BY SCOTT WRIGHT | Nov 5, 2014CLASS A District A-1 Key games: Thomas at Fairview; Mooreland at Beaver; Hooker at Texhoma. Thomas: First with win. Second with loss. Fairview: First with win. Second with loss. Mooreland: Third with win. Fourth with loss. Beaver: Third with win and Texhoma win. Fourth with win and Hooker win in which Beaver gains 11 or more district points on Hooker. Hooker: Fourth with win and Beaver loss. Fourth with win and Beaver win in which Beaver gains 10 or fewer district points on Hooker. Texhoma: Fourth with win and Beaver loss. District A-2 Key games: Cordell at Hollis; Carnegie at Apache; Hinton at Snyder. Apache: First. Hollis: Second with win. Third with loss. Cordell: Second with win. Third with loss. Carnegie: Fourth with win. Fourth with loss and Hinton loss. Hinton: Fourth with win and Carnegie loss. District A-3 Key games: Healdton at Ringling; Velma-Alma at Central Marlow; Empire at Rush Springs. Healdton: First with win. Second with loss. Ringling: First with win. Second with loss. Velma-Alma: Third. Empire: Fourth with win. Rush Springs: Fourth with win. District A-4 Key games: Minco at Elmore City, Wynnewood at Stratford. Wynnewood: First with win. Second with loss. Stratford: First with win. Second with loss. Minco: Third with win. Fourth with loss. Stratford: Third with win. Fourth with loss. District A-5 Key games: Cashion at Oklahoma Bible, Crescent at Okeene. Cashion: First. Crossings Christian: Second Okeene: Third with win or Oklahoma Bible loss. Fourth with loss and Oklahoma Bible win. Oklahoma Bible: Third with win and Okeene loss. Fourth with loss or Okeene win. District A-6 Key games: Morrison at Hominy. Kiefer: First. Hominy: Second with win. Third with loss. Morrison: Second with win. Third with loss. Mounds: Fourth. District A-7 Key games: Fairland at Afton, Quapaw at Summit Christian. Ketchum: First. Afton: Second. Rejoice Christian: Third. Quapaw: Fourth with win or Fairland loss. Fairland: Fourth with win and Summit Christian win. District A-8 Key games: Central Sallisaw at Talihina, Gore at Savanna, Quinton at Warner. Talihina: First with win. First with loss of 10 points or less and Savanna win. Second with loss of 11 points or more and Savanna win. Second with loss and Savanna loss. Central Sallisaw: First with win and Savanna loss. First with win of 11 points or more and Savanna win. Second with win of 10 points or less and Savanna win. Third with loss. Savanna: Second with Talihina win. Third with Central Sallisaw win. Quinton: Fourth with win. Warner: Fourth with win. CLASS B District B-1 Key games: Laverne at Merritt, Pioneer at Turpin, Ringwood at Seiling. Laverne: First. Pond Creek-Hunter: Second Seiling: Third with win. Third with loss, Turpin loss and Merritt loss. Fourth with loss, Turpin win and Merritt loss. Fourth with loss, Turpin loss and Merritt win. Turpin: Third with win and Seiling loss. Fourth with win and Seiling win. Fourth with loss and Merritt loss. Merritt: Third with win, Seiling loss and Turpin loss. Fourth with win, Seilin win and Turpin loss. Fourth with win, Seiling loss and Turpin win. District B-2 Key games: Alex at Geary, Strother at Maud. Alex: First. Maysville: Second. Maud: Third with win or Geary loss. Fourth with loss and Geary win. Geary: Third with win and Maud loss. Fourth with loss or Maud win. District B-3 Key games: Davenport at Oaks, Depew at South Coffeyville, Welch at Garber. Davenport: First with win. Second with loss. Oaks: First with win. Second with loss and Depew loss. Second with loss, Depew win and Garber win where Depew doesn’t gain the full 30 district points on Oaks. Third with loss, Depew win and Garber loss. Third with loss of 15 or more points, Depew win of 15 or more points and Garber win. Depew: Second with win, Davenport win and Garber loss. Second with win of 15 or more points, Oaks loss of 15 or more points and Garber win of 14 or fewer points. Third with win, Oaks loss and Garber win where Depew doesn’t gain the full 30 district points on Oaks and gains one or more district points on Garber. Third with win, Oaks win and Garber loss. Fourth with win, Oaks win and Garber win. Fourth with loss. Fourth with win, Oaks loss and Garber win where Depew doesn’t gain the full 30 district points on Oaks and doesn’t gain district points on Garber. Garber: Third with Depew loss. Third with win, Oaks win and Depew win. Third with win, Oaks loss and Depew win where Garber doesn’t lose district points to Depew. Fourth with loss and Depew win. Fourth with win, Oaks loss and Depew win where Garber loses district points to Depew. District B-4 Key game: Dewar at Keota Dewar: First with win. Second with loss. Keota: First with win. Second with loss. Weleetka: Third. Wetumka: Fourth. Class C District C-1 Key games: Boise City at Cherokee, Shattuck at Balko Cherokee: First with win. First with loss of eight or fewer points and Shattuck win where Shattuck gains 17 or fewer district points on Cherokee. Second with loss and Balko win. Second with loss and Shattuck win where Cherokee loses by eight or fewer points or loses 17 or fewer district points to Shattuck. Third with loss of nine or more points and Shattuck win where Shattuck gains 18 or more district points on Cherokee. Boise City: First with win and Balko win. First with win of nine or more points and Shattuck win where Boise City gains one or more district points on Shattuck. Second with win and Shattuck win where Boise City wins by nine or more points or Boise City gains one or more district points on Shattuck. Second with loss and Balko win where Boise City gains one or more district points on Shattuck and loses 17 or fewer district points to Balko. Third with win of eight or fewer points and Shattuck win where Boise City doesn’t gain district points on Shattuck. Third with loss and Shattuck win. Third with loss and Balko win where Boise City gains one or more district points on Shattuck or loses 17 or fewer district points to Balko. Fourth with loss and Balko win where Boise City doesn’t gain district points on Shattuck and loses 18 or more district points to Balko. Shattuck: First with win and Boise City win where Shattuck gains 18 or more district points on Cherokee and doesn’t lose district points to Boise City. Second with win and Boise City win where Shattuck gains 18 or more district points on Cherokee or doesn’t lose district points to Boise City. Second with win and Cherokee win. Second with loss of eight or fewer points and Boise City loss where Shattuck doesn’t lose district points to Boise City. Third with win and Boise City win where Shattuck gains 17 or fewer points on Cherokee and loses one or more district points to Boise City. Third with loss and Boise City loss where Shattuck loses district points to Boise City or loses by nine or more points. Fourth with loss and Boise City win. Fourth with loss and Boise City loss where Shattuck loses district points to Boise City and loses by nine or more points. Balko: Second with win of nine or more points and Boise City loss where Balko gains 18 or more district points on Boise City. Third with win and Boise City win. Third with win and Boise City loss where Balko wins by nine or more points or gains 18 or more district points on Boise City. Fourth with loss. Fourth with win of eight points or less and Boise City loss where Balko gains 17 or fewer district points on Boise City. District C-2 Key games: Corn Bible at Duke, Mt. View-Gotebo at Ryan, Southwest Covenant at Tipton. Tipton: First. Grandfield: Second. Mt. View-Gotebo: Third with win. Fourth with loss. Ryan: Third with win. Fourth with loss and Corn Bible loss. Fourth with loss, Corn Bible win and Southwest Covenant win where Ryan loses 20 or fewer district points to Corn Bible. Corn Bible: Fourth with win and Mt. View-Gotebo win. Fourth with win, Ryan loss and Southwest Covenant loss where Corn Bible gains 21 or more district points on Ryan. District C-3 Key games: Coyle at Bluejacket, Deer Creek-Lamont at Copan. Coyle: First with win. First with loss of 14 or fewer points and Deer Creek-Lamont win. Second with loss and Deer Creek-Lamont loss. Second with loss of 15 or more points and Deer Creek-Lamont win. Bluejacket: First with win and Deer Creek-Lamont loss. First with win or 15 or more points and Deer Creek-Lamont win. Second with win and Deer Creek-Lamont win where Deer Creek-Lamont gains seven or fewer district points on Bluejacket. Third with win and Deer Creek-Lamont win where Deer Creek-Lamont gains eight or more district points on Bluejacket. Third with loss. Deer Creek-Lamont: Second with Coyle win. Second with win and Bluejacket win where Deer Creek-Lamont gains eight or more district points on Bluejacket. Third with win and Bluejacket win where Deer Creek-Lamont gains seven or fewer district points on Bluejacket. Third with loss and Bluejacket win. Covington-Douglas: Fourth. District C-4 Key games: None. Fox: First. Cave Springs: Second. Thackerville: Third. Webbers Falls: Fourth.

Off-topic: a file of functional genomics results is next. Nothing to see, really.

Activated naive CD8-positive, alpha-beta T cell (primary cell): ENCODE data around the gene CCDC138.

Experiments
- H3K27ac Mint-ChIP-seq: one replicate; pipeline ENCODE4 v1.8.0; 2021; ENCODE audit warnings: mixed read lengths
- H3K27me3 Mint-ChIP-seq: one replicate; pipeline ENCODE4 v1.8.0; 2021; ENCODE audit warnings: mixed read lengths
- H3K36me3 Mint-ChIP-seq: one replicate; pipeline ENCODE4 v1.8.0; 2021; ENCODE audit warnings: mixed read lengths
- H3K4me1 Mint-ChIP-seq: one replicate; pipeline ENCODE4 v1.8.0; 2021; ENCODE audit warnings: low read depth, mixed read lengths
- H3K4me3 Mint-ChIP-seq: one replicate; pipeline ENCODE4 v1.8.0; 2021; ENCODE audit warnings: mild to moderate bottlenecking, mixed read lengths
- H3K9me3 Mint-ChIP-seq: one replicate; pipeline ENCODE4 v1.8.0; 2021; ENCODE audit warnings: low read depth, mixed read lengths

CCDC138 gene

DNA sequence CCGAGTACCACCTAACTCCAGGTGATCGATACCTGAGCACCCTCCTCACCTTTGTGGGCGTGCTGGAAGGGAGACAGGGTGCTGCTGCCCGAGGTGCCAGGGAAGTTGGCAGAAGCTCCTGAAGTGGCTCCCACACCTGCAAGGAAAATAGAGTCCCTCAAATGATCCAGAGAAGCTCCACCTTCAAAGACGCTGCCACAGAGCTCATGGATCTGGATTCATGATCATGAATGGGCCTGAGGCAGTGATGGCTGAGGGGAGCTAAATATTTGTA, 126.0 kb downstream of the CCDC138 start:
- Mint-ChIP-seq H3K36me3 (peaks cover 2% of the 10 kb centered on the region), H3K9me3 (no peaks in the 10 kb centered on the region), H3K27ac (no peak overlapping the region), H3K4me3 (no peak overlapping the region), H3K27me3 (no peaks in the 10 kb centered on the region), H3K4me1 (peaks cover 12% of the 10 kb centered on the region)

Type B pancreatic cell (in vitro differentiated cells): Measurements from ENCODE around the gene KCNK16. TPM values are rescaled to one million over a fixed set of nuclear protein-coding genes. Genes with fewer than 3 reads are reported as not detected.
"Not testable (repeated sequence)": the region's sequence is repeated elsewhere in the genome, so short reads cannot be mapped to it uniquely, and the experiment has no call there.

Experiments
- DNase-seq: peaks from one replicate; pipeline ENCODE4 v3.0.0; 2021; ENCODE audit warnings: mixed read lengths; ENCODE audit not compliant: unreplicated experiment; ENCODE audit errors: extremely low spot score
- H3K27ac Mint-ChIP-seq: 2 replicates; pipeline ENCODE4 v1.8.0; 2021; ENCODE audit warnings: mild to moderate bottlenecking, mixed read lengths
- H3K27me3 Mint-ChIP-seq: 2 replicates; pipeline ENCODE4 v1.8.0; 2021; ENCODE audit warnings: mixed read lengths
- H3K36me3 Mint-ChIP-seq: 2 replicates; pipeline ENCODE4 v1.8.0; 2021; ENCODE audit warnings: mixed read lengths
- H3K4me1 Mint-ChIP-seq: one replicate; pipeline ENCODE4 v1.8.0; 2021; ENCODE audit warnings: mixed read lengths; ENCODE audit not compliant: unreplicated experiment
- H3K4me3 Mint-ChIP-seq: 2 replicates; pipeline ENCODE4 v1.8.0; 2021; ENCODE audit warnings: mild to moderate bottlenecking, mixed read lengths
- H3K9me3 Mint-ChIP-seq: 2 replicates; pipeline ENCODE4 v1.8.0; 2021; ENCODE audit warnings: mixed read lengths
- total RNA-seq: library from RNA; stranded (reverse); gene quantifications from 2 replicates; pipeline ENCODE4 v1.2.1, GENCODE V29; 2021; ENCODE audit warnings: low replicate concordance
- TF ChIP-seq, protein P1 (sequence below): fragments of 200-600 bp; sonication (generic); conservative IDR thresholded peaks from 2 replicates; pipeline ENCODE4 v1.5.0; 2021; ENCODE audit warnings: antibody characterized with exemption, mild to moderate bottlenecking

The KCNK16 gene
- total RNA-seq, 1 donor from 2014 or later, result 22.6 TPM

Nov 5, 2014